Adverts which depict stereotypical gender roles are to be banned from next year, as they are considered “harmful” and “offensive”.
The Committee of Advertising Practice (CAP) has ruled that adverts “must not include gender stereotypes that are likely to cause harm, or serious or widespread offence”, under new regulations that are set to come into force on 14 June 2019.
The changes in the Advertising Codes will apply to both broadcast and non-broadcast media, including online and social media, and come following a review which suggested harmful stereotypes can “negatively reinforce how people think they should look and behave” due to their gender.
The review found such stereotypes can “restrict the choices, aspirations and opportunities of children, young people and adults”, and their reinforcement by some advertising can play part in “unequal gender outcomes”.
Under the new rules, adverts depicting men struggling to complete domestic tasks, such as changing a nappy, or cleaning the home, will be banned, along with ads showing women prioritising their appearance ahead of their career.
The CAP outlined a number of scenarios which could be considered ‘problematic’ to help guide advertisers, including the following:
- Where an advert features a person with a physique that does not match an ideal stereotypically associated with their gender, the ad should not imply that their physique is a significant reason for them being unsuccessful, for example in their romantic or social lives
- An ad that seeks to emphasise the contrast between a boy’s stereotypical personality (e.g. daring) with a girl’s stereotypical personality (e.g. caring) needs to be handled with care
- An advert that belittles a man for carrying out stereotypically ‘female’ roles or tasks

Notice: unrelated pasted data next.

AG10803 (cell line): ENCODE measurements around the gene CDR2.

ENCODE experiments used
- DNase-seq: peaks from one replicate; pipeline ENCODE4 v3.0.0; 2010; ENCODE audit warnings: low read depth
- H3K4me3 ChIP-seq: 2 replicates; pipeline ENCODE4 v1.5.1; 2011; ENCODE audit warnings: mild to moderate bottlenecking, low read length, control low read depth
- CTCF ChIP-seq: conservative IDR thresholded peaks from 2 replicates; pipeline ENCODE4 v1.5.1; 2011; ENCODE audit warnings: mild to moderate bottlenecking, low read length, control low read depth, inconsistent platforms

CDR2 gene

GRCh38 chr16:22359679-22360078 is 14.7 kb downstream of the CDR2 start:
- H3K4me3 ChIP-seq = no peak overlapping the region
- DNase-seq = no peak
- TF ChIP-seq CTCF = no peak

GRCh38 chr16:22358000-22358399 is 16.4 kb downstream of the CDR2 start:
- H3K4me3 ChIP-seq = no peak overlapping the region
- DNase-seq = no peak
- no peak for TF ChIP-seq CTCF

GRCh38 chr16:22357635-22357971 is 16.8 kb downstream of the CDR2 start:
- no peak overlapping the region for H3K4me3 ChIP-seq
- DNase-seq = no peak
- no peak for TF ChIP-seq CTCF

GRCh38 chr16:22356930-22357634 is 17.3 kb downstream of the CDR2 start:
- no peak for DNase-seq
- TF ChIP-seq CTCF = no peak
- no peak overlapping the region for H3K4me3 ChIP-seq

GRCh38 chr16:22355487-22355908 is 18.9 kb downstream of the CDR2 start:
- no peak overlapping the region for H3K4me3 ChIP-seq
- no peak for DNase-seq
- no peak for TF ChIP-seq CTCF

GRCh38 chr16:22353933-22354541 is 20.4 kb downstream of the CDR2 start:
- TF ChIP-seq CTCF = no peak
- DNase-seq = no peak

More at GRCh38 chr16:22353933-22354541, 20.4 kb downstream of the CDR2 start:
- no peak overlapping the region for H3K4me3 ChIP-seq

- An ad aimed at new mums which suggests that looking attractive or keeping a home pristine is a priority over other factors, such as their emotional well-being
- An advert that depicts a man or a woman failing to achieve a task specifically because of their gender (e.g. a man’s inability to change nappies, or a woman’s inability to park a car)
However, the rule and guidance does not intend to prevent ads from featuring the following:
- Glamorous, attractive, successful, aspirational or healthy people or lifestyles
- One gender only, including in ads for products developed for and aimed at one gender
- Gender stereotypes as a means to challenge their negative effects
Which adverts would face the cut?
The stricter rules coming into force next year will bring a crack down on gender stereotyping, forcing many advertisers to change their approach.
Adverts such as Protein World’s ‘beach body ready’ campaign in 2015, which received a wave of complaints for depicting a bikini-clad model advertising a slimming product, will likely no longer be allowed under the new guidance.
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Similarly, these adverts also caused outrage for their representation of gender, and would now no longer be allowed following the introduction of the new rules:
- Aptamil – The advert for baby milk in 2017 came under fire for showing a girl growing up to become a ballerina, while the boy became a scientist. The ad was accused of reinforcing gender stereotypes.
- Asda – The supermarket’s Christmas advert in 2012 showed an exhausted mother doing all of the festive preparations, and was considered to be negatively reinforcing stereotypical gender roles.
- GAP – The retailer’s 2016 campaign featured a boy wearing an Albert Einstein t-shirt, suggesting he would achieve great academic success, while a girl would become a ‘social butterfly’.
- Yorkie – The chocolate bar used the tagline ‘It’s not for girls’ up until 2002, before being replaced with ‘Man Fuel for Man Stuff’, but the slogan could still be considered as ‘problematic’.
- McCoys – The crisp brand’s advert in 2009 saw a man suctioned out of a pub after playing Donny Osmand’s single, Puppy Love, on the jukebox. His ‘Man Crisps’ were confiscated after his music tastes proved him not man enough.
- Oven Pride – The 2009 television ad for the oven cleaner depicted men as incapable of performing simple household tasks.
Ella Smillie, from the CAP, said, “The evidence we published last year showed that harmful gender stereotypes in ads contribute to how people see themselves and their role in society.
“They can hold some people back from fulfilling their potential, or from aspiring to certain jobs and industries, bringing costs for individuals and the economy.
“We’ve spent time consulting on new standards to make sure they target specifically those images and portrayals we found cause harm.”